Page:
Elk said Live mixes are usually too loud, too heavy on the bass, and boomy with little high-mids and excess low treble sizzle. My guess is that most listeners like the slam.
Last night I attended my first live concert (aside from classical and local folk artists) in decades. Elk's description matches exactly with what I (unfortunately) heard. During much of the concert the bass sounded like one of those cars in which the owner has put the most powerful bass amp available and drives by rattling your windows in the process; the bass of course is mostly of the one-note variety. Only this was louder and maybe had two or three notes. I wonder if the band actually had any idea how it sounded out in the house. Their bass player is good and I can't imagine they would have liked his contribution being so distorted, even if they were OK with the overall (excessive, IMO) loudness. This at a theater recently restored and reopened with a "state of the art sound system." In quieter moments that sound system did convey some of the musical nuances, but with the sizzle-y treble.

I think I’ll stay home and listen on my stereo, where I can hear the music well without risking my hearing.

The band mahy not know how they sound. The recording of the concert they will hear will be made from a feed directly from the board which will sound between good and great. Similarly, their monitors will sound pretty good (either on stage monitors or in-ear, they tend to be clean and, of course, each musician wants more of himself in his mix). Thus they will typically not know.

On the other hand, what they would hear is what they would hear when attending other band’s concerts. It may thus be what they expect.

It is incredibly frustrating as the equipment is typically good and could sound great. “Make it sound like a CD” would be a great place to start when telling the sound guy what you want.

My wife is not the audiophile in the family…

When we go to concerts and the music is either too loud, or too intense, I look over and she’s asleep! She just “shuts down” when overloaded.

We have been to some excellent concerts, with excellent sound reinforcement:

Pat Metheney, Keb Mo, Diana Krall, Sonny Rollins, Stanley Clarke, Alpha Blondy, Bela Fleck, Marcus Miller, Chick Corea, Rod Stewart, Santana, Sarah McLachlin and a few others.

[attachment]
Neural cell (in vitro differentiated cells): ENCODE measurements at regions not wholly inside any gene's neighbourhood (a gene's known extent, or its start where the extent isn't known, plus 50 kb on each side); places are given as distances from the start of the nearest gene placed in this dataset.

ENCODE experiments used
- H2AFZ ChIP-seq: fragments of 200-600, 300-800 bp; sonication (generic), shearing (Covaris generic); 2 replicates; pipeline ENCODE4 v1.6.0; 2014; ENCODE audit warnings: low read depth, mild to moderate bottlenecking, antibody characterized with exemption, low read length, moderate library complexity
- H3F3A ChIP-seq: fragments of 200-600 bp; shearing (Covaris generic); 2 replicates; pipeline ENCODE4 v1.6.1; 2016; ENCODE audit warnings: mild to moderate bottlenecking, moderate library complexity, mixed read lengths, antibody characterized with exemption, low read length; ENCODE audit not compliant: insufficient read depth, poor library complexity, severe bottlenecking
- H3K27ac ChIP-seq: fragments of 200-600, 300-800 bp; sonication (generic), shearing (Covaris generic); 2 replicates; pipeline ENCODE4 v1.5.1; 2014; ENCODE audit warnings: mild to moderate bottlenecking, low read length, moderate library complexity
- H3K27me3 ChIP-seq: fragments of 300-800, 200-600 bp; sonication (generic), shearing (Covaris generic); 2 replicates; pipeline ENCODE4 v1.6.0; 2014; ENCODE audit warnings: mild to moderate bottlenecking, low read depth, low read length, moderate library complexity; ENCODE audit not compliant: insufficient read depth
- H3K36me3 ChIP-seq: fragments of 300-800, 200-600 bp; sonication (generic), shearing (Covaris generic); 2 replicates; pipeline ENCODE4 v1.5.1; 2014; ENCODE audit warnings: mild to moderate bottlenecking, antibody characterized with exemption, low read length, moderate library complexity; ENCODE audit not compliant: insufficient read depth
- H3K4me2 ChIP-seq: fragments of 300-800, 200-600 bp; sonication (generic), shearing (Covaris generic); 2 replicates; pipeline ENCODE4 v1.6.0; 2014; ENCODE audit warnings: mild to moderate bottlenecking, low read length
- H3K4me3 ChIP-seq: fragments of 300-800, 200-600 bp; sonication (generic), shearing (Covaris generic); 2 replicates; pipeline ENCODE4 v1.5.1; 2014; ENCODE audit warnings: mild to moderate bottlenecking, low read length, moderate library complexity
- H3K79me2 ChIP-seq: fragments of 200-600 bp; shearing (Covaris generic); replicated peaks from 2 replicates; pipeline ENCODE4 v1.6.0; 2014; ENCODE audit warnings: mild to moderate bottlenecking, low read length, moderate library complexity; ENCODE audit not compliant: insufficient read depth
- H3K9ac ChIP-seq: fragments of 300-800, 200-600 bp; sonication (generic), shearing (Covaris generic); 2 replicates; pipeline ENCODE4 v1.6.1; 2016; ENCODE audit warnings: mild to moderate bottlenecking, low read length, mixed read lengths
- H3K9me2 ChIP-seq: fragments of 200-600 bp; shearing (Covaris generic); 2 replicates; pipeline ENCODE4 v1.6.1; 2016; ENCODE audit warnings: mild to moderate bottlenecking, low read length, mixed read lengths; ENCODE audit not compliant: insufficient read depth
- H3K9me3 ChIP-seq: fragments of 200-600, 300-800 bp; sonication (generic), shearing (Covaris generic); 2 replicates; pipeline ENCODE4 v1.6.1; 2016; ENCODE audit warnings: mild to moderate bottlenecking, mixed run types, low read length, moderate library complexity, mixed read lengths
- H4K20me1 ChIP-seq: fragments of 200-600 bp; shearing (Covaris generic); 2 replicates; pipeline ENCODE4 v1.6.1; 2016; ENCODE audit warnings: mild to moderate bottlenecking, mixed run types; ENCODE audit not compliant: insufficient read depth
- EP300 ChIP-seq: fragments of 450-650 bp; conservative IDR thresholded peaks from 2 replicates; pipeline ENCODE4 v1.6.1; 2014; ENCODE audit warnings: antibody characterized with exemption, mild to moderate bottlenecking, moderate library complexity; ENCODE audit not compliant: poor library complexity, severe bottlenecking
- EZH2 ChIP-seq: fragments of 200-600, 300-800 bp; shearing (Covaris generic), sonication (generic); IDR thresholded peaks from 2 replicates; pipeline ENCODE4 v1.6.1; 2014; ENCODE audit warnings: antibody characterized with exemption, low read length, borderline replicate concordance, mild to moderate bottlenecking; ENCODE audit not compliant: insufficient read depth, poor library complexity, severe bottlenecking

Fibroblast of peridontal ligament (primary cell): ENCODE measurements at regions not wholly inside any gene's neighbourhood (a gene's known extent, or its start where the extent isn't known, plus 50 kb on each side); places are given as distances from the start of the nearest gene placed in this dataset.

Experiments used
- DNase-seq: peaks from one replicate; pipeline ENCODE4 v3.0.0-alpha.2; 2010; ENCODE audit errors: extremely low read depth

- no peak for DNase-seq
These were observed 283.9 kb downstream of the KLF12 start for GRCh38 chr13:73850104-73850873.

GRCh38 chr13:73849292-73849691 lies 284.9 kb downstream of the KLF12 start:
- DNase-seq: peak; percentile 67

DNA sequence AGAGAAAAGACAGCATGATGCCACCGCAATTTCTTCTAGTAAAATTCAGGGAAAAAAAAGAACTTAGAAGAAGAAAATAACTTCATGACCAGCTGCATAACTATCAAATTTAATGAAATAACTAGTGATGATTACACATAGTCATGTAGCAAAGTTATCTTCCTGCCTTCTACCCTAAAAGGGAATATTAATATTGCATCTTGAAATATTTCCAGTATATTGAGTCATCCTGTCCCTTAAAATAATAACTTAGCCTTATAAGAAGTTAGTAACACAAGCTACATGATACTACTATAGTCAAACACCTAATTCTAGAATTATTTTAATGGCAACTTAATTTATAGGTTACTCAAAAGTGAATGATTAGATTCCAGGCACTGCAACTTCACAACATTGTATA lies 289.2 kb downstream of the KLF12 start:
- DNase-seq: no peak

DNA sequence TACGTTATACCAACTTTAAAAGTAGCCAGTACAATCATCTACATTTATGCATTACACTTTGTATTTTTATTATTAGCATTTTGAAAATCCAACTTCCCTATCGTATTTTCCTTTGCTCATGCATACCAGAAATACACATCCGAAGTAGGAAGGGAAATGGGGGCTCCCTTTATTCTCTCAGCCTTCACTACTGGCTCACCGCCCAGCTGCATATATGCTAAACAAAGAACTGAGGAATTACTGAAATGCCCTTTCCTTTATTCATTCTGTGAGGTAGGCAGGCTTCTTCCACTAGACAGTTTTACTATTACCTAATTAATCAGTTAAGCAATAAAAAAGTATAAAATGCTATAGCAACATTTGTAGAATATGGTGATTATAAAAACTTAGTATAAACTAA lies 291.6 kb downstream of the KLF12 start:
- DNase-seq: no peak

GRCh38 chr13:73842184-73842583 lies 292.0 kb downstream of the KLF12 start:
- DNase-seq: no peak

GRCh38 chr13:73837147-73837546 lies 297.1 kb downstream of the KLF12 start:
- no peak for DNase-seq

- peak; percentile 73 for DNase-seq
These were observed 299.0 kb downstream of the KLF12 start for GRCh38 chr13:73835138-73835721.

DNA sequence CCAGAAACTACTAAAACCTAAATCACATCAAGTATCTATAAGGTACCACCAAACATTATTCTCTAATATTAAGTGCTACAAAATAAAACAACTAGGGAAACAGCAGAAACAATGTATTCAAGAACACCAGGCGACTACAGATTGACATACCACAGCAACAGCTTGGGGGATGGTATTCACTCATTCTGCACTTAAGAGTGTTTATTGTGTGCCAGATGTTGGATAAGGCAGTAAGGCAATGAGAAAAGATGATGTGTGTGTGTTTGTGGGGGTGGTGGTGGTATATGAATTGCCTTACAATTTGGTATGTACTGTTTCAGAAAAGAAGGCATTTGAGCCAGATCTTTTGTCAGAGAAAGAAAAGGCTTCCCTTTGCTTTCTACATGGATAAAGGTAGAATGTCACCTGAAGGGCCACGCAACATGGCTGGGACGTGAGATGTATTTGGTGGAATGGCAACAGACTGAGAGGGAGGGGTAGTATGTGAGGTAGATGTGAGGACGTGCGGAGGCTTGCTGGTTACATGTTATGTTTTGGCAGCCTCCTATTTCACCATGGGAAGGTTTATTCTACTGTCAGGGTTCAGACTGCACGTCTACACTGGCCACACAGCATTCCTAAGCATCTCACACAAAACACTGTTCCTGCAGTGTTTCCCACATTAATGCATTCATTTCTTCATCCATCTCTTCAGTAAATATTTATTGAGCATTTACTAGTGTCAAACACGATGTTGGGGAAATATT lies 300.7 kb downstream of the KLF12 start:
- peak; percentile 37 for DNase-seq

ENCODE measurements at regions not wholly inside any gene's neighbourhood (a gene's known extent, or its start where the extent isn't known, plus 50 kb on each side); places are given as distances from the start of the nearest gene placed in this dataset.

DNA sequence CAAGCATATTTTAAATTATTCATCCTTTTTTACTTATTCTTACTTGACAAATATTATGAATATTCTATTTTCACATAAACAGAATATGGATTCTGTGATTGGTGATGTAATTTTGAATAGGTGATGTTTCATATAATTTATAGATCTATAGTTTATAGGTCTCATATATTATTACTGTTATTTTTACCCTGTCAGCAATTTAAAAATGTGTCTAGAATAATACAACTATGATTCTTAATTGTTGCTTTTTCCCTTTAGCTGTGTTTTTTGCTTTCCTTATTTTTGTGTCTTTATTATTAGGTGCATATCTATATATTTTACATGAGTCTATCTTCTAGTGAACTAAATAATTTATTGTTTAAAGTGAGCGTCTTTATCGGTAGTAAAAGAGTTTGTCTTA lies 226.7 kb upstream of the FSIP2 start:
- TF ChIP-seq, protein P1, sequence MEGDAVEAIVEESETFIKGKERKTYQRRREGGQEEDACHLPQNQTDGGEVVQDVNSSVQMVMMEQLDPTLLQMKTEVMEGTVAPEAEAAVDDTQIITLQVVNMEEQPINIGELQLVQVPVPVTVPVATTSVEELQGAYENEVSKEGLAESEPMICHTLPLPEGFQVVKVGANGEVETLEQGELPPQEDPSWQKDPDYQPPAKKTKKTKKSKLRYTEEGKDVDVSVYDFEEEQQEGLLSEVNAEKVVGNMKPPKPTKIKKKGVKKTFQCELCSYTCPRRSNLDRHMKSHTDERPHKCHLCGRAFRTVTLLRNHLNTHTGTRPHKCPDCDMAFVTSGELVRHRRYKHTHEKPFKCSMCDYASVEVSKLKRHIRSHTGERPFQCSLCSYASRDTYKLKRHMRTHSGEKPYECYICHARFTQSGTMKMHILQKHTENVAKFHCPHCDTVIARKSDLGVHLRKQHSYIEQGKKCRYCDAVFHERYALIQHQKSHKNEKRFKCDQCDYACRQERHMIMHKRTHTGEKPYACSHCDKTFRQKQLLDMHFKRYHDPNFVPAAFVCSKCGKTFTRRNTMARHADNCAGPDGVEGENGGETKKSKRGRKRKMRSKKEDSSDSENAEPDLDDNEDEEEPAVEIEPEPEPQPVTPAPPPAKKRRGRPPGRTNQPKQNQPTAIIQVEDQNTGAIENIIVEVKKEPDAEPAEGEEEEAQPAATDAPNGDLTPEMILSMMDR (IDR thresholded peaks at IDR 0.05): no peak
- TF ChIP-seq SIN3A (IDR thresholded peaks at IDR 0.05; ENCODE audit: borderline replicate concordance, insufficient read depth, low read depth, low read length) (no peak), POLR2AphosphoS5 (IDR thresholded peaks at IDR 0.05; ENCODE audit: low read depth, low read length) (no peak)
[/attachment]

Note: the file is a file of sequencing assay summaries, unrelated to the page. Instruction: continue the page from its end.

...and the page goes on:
Too bad more acts don’t pay better attention to quality of the sound reinforcement.

Boy, when Santana was here it was horrible: people with earplugs were still leaving because it hurt too much. Till they left there was a baby crying immediately in front of us and we couldn’t hear him/her over the one note cacophony. On the other hand Robert Randolph and The Family Band was the opener and they were great.

My memorable example of LOUD was at the Richardson Wildflower festival 2015. I spend most of the festival at the Singer Songwriter stage (partly because it is one of two stages out of six or seven at the festival that is indoors) and have done volunteer duty there all but one year that I have attended the festival. Anyway, they close the weekend out with a relatively big act - compared to the regular folksingers. In 2015 the Singer Songwriter stage closed its weekend with Marcia Ball. Her sound crew replaced the crew that normally runs the sound (very well) for the whole weekend and they had it turned up LOUD! The normal level in that room peaks around 85dB but Marcia Ball’s sound man had it running more like 120dB, maybe more. I survived the show only by having some ‘26dB’ foam earplugs in my ears - this made the level merely rather uncomfortable rather than downright painful. Of course, the sound was muddled by the extreme level and nothing that was sung was intelligible. I think that everybody but the sound crew would have been happier if the level were at least 20dB lower. It was loud enough that the security crew working in the back hallways outside of backstage complained about the sound level - and normally you cannot hear anything from the auditorium!

I must say that this did show me just how well the Eismann Center equips its auditoriums. What impressed me was that even at this stupid loud level the sound system in the Bank of America Hall was hardly showing any signs of strain, it served up these insane sound levels with aplomb.

While I have played music ‘loudly’ in the past I just do not understand the appeal of having it cranked to painful levels.


"...I just do not understand the appeal of having it cranked to painful levels."

Plus one on the last point JP.

The loudest concert I remember was late 1980’s or early '90s. Sonic Youth opened for Neil Young (with Crazy Horse, I think, but definitely electric) at the Cow Palace outside San Francisco. Neil played loud but Sonic Youth drove us out of our seats and into the hallway, where it was still really loud. And that was with earplugs.

A researcher at Harvard’s Mass Eye and Ear may be on to something fro those with hearing loss. Here are several links.